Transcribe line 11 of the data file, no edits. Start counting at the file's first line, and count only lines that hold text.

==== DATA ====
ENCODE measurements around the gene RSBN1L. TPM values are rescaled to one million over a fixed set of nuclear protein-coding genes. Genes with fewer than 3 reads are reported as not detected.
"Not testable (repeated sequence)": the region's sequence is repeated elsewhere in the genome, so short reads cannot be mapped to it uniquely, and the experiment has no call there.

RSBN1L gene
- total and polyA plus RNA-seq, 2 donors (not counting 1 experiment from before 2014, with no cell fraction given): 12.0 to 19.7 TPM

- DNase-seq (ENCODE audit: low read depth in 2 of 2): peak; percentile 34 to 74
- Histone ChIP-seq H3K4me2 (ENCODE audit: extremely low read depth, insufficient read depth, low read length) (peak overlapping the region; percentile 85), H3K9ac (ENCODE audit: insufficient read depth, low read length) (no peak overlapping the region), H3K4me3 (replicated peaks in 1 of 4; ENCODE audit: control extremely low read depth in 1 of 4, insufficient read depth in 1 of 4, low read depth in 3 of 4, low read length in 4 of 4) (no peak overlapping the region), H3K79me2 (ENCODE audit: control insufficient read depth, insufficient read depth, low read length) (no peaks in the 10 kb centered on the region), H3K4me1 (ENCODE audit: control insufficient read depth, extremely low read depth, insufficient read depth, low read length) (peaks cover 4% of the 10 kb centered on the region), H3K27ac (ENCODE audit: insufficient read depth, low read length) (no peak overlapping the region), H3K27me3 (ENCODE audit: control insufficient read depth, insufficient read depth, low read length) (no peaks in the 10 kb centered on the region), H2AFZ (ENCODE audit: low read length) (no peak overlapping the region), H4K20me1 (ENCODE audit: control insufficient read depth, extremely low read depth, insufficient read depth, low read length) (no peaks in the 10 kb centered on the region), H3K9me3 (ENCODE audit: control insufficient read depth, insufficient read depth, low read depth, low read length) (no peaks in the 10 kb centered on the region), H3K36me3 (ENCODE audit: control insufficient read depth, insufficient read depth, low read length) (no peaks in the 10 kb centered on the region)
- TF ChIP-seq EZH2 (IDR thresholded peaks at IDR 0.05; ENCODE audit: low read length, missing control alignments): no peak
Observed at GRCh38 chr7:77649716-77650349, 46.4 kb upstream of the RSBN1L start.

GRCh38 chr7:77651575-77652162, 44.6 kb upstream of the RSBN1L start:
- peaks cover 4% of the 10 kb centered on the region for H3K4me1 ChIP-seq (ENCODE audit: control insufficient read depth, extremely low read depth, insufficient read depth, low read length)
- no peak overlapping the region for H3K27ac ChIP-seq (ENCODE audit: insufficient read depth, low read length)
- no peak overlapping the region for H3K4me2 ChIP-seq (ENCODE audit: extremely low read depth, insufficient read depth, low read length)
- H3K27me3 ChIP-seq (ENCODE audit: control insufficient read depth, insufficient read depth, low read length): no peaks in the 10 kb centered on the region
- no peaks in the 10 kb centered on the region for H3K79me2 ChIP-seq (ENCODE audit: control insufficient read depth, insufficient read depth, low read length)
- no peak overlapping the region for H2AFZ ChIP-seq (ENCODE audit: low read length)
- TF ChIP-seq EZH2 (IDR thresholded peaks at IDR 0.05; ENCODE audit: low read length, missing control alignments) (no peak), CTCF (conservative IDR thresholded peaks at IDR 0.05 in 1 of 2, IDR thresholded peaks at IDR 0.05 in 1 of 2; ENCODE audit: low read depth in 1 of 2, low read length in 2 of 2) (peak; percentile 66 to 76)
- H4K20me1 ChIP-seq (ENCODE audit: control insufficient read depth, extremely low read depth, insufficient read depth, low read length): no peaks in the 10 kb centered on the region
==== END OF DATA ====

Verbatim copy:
- no peak overlapping the region for H3K27ac ChIP-seq (ENCODE audit: insufficient read depth, low read length)